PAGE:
Once in a while a question arises that I really don't want to answer. The more uncomfortable I am with broaching a topic, the more I realize it must be broached. Usually, this feeling occurs when someone asks for some kind of personal advice. That's always a dodgy one, since in this type of format, who knows the whole story, the background, the psychological make-up of a person? I think it's dangerous territory.
But rarely do I find I'm uncomfortable working on a patron saint matching! I know the answer to this question.
I don't know about patron saints for mental illness, but I'm having surgery tomorrow, and if you know of any saints that cover the digestive system, perhaps you can ask him/her for some intercession for me? I am having 8-10 inches of intestine removed due to diverticulitis. Last time I had surgery (for something else) it was a nightmare. A second surgery followed and I contracted an MRSA infection that took months to clear up. So I'm pretty nervous about tomorrow. I love reading your blogs! Thank you for helping us to strengthen our faith. I'm only 48 years old and am praying this takes care of the medical issues for awhile!
Ugh. You poor thing. I have direct experience with loved ones who have been similarly blessed. And yes, of course, there is a patron saint for the intestines (specifically). But perhaps you should read this some other time. Perhaps now is a good time to simply invoke St. Erasmus, better know as St. Elmo, or let us invoke him for you, and you just get some bed rest and push that little button attached to your IV. I'm sure they've told you your prognosis is excellent!
For now, when we think of Elmo, let's just think happy thoughts.
Then, when you're feeling better--say, six weeks from now--you can come back and read the story of St. Erasmus/Elmo.
St. Elmo was a bishop. He lived during a time of persecution. For a while, he lived the life of a hermit on a mountain top and was fed by a raven. I mentioned that to someone the other day, who thought I meant he was fed by a raven like a baby bird in a nest, where the bird partially digested his food for him. No. The bird merely brought him food. Like St. Rock's dog.
Life would have been grand for Elmo/Erasmus if he had just stayed up there. But then, who knows how long raven's live? In any case, he reentered society and things went downhill.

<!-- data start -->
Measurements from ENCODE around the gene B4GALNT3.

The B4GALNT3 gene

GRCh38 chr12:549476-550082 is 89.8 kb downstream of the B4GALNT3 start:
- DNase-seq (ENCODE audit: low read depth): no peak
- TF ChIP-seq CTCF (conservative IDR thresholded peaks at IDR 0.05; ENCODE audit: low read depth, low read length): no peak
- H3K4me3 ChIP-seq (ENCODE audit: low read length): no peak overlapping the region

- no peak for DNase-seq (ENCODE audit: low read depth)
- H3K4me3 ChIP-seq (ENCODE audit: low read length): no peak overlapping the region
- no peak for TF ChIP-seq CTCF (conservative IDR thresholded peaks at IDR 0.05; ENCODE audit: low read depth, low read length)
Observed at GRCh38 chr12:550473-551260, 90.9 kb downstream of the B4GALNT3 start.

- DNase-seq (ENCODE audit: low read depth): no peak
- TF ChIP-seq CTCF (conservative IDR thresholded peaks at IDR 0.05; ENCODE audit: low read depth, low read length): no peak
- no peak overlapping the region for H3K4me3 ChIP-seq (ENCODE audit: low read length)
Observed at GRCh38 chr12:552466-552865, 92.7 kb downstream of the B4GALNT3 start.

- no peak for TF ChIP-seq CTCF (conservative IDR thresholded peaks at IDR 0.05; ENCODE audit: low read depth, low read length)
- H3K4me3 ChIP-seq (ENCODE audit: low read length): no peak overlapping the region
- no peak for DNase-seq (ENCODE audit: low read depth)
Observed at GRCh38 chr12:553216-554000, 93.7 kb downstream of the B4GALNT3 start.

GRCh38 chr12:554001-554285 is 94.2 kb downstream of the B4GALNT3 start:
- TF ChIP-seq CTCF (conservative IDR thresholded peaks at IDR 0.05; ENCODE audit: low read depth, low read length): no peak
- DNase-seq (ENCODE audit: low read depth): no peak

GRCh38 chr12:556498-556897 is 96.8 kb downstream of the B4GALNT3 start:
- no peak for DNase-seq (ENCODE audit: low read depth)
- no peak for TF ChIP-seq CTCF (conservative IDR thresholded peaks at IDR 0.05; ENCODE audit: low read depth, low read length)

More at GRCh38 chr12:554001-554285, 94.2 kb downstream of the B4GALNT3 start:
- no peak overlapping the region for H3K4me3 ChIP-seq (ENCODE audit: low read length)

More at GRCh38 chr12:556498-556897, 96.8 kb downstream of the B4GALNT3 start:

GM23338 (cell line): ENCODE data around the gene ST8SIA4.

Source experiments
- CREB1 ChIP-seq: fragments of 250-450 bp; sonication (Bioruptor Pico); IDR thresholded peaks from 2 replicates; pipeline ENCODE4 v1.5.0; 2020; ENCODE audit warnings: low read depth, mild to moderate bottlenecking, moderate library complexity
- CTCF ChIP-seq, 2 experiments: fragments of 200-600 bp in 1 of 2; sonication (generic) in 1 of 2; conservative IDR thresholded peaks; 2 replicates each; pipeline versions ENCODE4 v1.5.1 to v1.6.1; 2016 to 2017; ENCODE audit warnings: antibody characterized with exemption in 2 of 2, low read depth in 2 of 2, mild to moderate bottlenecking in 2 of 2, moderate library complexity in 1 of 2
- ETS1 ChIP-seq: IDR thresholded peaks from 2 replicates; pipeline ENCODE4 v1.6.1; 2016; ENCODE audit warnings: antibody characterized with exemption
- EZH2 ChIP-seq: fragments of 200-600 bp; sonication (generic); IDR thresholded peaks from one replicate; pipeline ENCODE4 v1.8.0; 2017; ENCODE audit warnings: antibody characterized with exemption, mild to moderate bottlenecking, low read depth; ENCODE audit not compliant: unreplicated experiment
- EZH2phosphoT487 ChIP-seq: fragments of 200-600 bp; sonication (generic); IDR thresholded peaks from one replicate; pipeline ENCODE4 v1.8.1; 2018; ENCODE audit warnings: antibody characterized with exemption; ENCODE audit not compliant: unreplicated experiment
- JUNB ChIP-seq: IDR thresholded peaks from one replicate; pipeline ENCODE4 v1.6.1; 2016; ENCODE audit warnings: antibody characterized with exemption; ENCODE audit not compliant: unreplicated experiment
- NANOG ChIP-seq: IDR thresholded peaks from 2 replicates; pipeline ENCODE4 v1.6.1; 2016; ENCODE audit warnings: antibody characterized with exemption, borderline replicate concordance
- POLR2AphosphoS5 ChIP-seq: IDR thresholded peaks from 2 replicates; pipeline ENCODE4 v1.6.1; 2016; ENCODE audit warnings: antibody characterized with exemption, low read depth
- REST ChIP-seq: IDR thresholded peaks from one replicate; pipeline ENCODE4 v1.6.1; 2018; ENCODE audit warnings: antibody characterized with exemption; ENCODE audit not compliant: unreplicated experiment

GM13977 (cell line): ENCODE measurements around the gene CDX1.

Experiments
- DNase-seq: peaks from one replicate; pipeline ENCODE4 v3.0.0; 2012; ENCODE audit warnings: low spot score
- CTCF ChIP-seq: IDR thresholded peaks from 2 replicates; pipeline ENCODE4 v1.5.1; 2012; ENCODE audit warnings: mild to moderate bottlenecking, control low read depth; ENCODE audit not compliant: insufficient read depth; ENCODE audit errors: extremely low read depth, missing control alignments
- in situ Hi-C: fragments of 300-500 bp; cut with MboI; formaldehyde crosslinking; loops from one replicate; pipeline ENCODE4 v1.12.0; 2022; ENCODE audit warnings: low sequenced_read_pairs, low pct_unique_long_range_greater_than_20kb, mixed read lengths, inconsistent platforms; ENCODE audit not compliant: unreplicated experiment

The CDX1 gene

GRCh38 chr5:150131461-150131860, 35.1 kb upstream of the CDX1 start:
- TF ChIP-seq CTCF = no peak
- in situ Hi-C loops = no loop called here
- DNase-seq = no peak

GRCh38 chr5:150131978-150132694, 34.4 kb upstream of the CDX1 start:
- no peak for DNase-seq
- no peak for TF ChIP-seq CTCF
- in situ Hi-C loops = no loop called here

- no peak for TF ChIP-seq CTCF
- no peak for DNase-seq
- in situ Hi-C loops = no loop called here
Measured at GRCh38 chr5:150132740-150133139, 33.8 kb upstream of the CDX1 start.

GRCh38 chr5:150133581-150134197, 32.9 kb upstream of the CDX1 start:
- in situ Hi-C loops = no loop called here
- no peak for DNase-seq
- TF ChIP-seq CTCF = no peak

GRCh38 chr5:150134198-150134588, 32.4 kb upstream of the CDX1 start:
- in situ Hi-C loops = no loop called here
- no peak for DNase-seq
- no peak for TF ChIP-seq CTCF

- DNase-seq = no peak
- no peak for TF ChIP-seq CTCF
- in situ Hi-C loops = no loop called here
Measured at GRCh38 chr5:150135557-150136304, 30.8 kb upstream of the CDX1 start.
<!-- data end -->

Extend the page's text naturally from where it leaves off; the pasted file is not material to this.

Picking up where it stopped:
I don't really believe all these things happened to St. Elmo/Erasmus. I believe his story has been conflated with another saint or two who lived around the same time. Because if all these things really did happen to him, I picture him a little like the Marvel superhero "Wolverine" who has titanium bones, or some bones made of some metal that doesn't exist. He can't be harmed because he instantly heals from whatever you do to him.
That's what went on with Erasmus/Elmo until they pulled out his intestines and wound them on spindle. That finally did him in. Or not. In another version of his story, he merely had hot hooks hooked into his intestines and miraculously healed (again). Let's go with that version! In that version he was finally beheaded.
In the meantime, he had his eyes gouged out (St. Lucy), had hot oil or tar or something poured on him (St. Catherine of Alexandria), was thrown into a fire (again, St. Catherine), had all manner of hot pokers poked into him (St. Blaise), had all his teeth pulled out (St. Apollonia) and at some point everyone trying to kill him was killed by lightening (St. Barbara) and he was roasted on a grill (St. Lawrence). He walked away from each of these trials, miraculously healed, like Wolverine.
Which makes him an excellent saint, for you, personally, given your own travails.
His association with being saved both by and from lightening strikes earned him the appreciation of sailors at sea and the phenomenon "St. Elmo's Fire" being named for him. St. Elmo's Fire, however, is not actually lightening. It's plasma.
If you have read on, even though you are still recuperating, offer up your sufferings, both from your recent surgery and from reading this blog, to the Poor Souls in Purgatory. And meanwhile know that our little community here at Ask Sister Mary Martha will have more than a few conversations with St. Erasmus on your behalf.